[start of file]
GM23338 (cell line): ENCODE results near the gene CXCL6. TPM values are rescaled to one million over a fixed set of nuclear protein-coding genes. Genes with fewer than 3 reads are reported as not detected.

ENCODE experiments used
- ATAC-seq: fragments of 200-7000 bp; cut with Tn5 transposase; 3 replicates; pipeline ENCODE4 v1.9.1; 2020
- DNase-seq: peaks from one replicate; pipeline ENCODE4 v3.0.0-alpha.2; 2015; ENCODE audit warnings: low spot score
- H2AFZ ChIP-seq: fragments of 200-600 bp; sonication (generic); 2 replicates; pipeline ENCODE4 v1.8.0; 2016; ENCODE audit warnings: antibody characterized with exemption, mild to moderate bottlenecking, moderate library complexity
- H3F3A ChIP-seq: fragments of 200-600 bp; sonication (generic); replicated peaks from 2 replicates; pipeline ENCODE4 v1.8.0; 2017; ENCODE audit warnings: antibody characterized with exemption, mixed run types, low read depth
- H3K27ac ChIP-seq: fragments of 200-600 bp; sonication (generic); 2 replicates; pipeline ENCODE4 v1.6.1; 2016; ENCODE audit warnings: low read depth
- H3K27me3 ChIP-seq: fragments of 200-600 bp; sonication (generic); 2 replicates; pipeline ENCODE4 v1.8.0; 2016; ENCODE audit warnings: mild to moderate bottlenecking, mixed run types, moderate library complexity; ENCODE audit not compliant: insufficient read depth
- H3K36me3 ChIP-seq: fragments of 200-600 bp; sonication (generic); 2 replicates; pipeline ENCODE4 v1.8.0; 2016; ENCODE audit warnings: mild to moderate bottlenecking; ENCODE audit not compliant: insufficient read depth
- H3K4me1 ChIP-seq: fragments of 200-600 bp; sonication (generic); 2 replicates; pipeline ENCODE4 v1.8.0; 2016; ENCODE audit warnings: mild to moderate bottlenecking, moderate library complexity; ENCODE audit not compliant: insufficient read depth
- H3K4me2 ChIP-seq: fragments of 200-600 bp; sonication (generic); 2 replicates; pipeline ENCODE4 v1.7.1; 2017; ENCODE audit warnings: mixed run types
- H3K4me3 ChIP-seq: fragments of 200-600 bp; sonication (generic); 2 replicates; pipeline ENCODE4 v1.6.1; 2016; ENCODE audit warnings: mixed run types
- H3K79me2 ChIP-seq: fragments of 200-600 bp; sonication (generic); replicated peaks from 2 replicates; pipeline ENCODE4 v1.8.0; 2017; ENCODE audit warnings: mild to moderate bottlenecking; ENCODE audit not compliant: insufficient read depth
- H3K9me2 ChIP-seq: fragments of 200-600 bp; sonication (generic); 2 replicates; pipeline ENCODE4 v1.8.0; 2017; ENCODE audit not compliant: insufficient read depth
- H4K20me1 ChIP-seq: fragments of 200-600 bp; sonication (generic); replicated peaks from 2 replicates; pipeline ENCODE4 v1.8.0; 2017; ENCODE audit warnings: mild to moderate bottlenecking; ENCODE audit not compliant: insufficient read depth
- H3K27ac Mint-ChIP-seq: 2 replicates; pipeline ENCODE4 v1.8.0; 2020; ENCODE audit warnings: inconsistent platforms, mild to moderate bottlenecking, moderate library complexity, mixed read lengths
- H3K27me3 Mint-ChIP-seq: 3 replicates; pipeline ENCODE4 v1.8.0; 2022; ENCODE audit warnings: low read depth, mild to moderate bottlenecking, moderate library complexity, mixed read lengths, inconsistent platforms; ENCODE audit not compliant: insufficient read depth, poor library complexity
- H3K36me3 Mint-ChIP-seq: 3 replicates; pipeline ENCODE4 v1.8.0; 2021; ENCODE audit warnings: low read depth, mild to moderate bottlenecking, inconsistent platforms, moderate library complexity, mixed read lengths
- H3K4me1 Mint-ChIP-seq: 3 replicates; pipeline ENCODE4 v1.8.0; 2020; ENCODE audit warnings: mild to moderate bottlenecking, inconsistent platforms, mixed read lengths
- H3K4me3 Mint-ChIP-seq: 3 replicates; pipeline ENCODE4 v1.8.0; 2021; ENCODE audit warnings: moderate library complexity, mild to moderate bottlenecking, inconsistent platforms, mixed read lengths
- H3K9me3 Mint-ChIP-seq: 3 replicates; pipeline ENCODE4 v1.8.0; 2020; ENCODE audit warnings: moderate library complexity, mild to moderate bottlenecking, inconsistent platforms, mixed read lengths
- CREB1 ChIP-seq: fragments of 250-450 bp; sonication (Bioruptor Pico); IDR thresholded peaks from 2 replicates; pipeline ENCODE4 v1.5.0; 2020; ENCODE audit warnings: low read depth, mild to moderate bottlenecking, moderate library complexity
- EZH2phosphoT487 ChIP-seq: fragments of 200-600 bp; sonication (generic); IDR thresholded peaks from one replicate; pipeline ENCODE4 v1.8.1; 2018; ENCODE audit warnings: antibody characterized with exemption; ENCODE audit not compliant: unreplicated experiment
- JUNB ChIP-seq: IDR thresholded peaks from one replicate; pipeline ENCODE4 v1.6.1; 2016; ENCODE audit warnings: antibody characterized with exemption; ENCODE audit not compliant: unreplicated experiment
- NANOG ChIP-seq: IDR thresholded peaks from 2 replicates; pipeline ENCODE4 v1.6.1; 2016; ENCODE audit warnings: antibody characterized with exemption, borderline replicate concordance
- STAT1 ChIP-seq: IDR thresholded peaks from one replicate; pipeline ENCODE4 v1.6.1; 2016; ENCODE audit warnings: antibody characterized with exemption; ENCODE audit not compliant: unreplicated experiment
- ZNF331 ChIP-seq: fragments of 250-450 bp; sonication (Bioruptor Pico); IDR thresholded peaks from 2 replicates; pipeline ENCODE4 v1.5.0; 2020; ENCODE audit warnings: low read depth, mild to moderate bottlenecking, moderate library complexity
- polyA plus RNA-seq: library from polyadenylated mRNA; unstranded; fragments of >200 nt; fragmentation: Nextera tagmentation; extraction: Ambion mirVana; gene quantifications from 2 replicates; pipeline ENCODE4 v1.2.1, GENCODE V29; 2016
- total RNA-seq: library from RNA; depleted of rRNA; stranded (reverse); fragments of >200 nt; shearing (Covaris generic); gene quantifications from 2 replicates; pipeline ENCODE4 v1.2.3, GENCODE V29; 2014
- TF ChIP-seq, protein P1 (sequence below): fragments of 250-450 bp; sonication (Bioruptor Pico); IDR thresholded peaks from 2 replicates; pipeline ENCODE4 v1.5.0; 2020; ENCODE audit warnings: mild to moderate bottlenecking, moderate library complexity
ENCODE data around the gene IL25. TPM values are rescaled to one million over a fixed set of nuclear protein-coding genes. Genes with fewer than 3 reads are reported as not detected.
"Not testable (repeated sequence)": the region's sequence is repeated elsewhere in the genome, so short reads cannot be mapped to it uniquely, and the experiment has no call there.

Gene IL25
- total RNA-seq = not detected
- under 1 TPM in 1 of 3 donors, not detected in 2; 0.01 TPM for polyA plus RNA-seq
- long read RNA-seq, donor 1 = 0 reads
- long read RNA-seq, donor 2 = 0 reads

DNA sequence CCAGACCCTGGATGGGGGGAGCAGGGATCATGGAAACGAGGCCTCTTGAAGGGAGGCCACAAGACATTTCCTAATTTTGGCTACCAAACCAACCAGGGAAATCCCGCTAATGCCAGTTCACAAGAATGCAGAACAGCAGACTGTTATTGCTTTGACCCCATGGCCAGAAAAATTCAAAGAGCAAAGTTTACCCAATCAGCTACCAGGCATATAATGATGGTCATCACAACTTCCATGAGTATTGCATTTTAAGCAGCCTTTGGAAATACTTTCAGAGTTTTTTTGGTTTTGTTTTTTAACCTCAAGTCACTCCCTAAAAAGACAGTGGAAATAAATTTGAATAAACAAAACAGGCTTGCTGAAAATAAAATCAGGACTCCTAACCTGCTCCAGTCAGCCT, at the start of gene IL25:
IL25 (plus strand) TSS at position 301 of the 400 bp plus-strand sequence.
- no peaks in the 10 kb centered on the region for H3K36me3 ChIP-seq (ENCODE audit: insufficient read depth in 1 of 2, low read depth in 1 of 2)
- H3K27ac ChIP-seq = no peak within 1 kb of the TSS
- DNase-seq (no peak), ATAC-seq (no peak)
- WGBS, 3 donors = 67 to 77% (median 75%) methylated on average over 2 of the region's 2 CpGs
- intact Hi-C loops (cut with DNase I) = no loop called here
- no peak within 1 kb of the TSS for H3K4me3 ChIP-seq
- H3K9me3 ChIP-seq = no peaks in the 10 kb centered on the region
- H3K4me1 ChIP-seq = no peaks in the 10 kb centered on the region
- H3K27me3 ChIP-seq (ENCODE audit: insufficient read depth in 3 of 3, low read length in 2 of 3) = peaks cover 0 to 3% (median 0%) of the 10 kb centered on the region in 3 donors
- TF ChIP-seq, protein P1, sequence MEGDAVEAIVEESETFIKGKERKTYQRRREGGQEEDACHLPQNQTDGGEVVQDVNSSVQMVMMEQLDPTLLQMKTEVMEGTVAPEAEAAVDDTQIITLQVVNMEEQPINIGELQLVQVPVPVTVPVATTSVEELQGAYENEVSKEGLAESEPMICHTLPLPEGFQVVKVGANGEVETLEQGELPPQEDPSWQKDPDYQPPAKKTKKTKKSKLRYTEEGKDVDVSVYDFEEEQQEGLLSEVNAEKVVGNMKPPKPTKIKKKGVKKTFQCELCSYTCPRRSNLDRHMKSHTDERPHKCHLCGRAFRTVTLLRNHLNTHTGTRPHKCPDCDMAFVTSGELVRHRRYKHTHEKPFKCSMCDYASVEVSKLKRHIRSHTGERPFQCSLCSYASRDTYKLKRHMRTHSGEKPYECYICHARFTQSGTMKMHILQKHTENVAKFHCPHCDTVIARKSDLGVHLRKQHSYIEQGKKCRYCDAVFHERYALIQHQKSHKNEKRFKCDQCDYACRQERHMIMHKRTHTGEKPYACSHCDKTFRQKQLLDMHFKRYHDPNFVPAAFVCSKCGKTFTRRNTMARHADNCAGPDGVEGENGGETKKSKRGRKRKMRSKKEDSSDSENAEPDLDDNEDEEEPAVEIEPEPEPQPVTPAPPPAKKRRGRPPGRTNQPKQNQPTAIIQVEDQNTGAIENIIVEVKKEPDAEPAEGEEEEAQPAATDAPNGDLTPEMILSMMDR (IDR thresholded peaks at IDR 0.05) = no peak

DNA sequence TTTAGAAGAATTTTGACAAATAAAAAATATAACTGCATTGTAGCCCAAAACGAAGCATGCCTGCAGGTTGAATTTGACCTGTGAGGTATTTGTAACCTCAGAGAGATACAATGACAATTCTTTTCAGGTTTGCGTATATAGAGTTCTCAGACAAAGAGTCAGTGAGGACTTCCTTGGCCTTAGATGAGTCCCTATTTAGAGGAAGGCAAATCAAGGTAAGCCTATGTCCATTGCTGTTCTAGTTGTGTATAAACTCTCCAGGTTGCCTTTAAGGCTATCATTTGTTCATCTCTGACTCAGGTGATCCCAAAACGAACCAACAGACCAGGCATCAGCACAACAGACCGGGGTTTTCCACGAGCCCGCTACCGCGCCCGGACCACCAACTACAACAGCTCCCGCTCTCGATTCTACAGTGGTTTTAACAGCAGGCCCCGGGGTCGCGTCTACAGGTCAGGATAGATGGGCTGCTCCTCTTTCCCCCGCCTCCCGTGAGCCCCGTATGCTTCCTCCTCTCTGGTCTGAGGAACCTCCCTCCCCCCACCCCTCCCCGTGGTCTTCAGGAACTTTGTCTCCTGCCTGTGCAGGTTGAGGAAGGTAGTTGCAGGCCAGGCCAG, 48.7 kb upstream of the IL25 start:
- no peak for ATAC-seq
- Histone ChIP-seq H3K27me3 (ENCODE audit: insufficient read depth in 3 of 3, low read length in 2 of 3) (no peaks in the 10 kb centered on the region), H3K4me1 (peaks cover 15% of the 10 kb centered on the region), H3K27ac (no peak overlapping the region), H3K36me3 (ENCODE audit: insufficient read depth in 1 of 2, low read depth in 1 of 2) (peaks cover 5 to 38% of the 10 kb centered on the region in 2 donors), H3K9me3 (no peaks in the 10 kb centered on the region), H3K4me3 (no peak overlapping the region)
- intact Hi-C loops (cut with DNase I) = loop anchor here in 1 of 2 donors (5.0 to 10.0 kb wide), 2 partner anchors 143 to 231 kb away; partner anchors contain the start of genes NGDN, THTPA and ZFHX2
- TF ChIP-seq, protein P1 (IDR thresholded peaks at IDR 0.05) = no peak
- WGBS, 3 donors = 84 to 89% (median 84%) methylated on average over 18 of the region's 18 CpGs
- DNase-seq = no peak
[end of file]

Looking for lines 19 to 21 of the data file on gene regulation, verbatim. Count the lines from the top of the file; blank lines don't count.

- H3K4me1 Mint-ChIP-seq: 3 replicates; pipeline ENCODE4 v1.8.0; 2020; ENCODE audit warnings: mild to moderate bottlenecking, inconsistent platforms, mixed read lengths
- H3K4me3 Mint-ChIP-seq: 3 replicates; pipeline ENCODE4 v1.8.0; 2021; ENCODE audit warnings: moderate library complexity, mild to moderate bottlenecking, inconsistent platforms, mixed read lengths
- H3K9me3 Mint-ChIP-seq: 3 replicates; pipeline ENCODE4 v1.8.0; 2020; ENCODE audit warnings: moderate library complexity, mild to moderate bottlenecking, inconsistent platforms, mixed read lengths